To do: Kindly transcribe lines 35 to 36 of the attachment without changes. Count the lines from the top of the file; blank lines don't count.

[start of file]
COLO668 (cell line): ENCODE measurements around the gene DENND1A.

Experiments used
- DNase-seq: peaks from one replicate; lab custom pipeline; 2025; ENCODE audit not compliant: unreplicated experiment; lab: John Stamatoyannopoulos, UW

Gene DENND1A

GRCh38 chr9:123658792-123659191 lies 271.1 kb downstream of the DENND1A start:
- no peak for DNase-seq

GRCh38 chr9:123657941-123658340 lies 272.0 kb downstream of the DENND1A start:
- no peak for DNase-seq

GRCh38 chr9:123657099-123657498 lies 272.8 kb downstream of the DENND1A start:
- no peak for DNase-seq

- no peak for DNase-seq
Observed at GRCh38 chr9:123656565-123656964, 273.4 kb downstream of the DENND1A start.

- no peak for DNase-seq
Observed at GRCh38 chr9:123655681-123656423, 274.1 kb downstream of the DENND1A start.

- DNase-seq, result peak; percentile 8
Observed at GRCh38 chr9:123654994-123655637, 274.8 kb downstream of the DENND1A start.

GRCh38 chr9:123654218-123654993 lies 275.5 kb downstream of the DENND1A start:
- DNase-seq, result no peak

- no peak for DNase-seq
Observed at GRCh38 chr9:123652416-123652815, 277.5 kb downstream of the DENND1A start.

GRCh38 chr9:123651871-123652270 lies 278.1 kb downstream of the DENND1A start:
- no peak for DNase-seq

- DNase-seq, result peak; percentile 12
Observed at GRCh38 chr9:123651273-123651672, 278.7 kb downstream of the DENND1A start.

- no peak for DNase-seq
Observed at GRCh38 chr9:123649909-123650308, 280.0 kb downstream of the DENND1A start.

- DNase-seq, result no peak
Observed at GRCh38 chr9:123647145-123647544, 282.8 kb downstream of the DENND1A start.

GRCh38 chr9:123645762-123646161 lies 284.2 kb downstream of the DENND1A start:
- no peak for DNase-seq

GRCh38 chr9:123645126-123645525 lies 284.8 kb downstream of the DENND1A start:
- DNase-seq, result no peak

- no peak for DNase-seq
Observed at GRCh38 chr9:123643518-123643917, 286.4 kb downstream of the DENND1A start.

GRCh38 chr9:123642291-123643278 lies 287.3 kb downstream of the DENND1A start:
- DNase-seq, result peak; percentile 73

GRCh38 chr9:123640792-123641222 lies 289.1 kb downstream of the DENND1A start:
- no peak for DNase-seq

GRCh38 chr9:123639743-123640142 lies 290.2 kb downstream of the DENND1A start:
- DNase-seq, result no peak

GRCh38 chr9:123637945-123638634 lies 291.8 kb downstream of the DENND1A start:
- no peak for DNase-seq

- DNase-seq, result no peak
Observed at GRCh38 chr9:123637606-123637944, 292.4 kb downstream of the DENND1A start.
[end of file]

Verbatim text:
GRCh38 chr9:123642291-123643278 lies 287.3 kb downstream of the DENND1A start:
- DNase-seq, result peak; percentile 73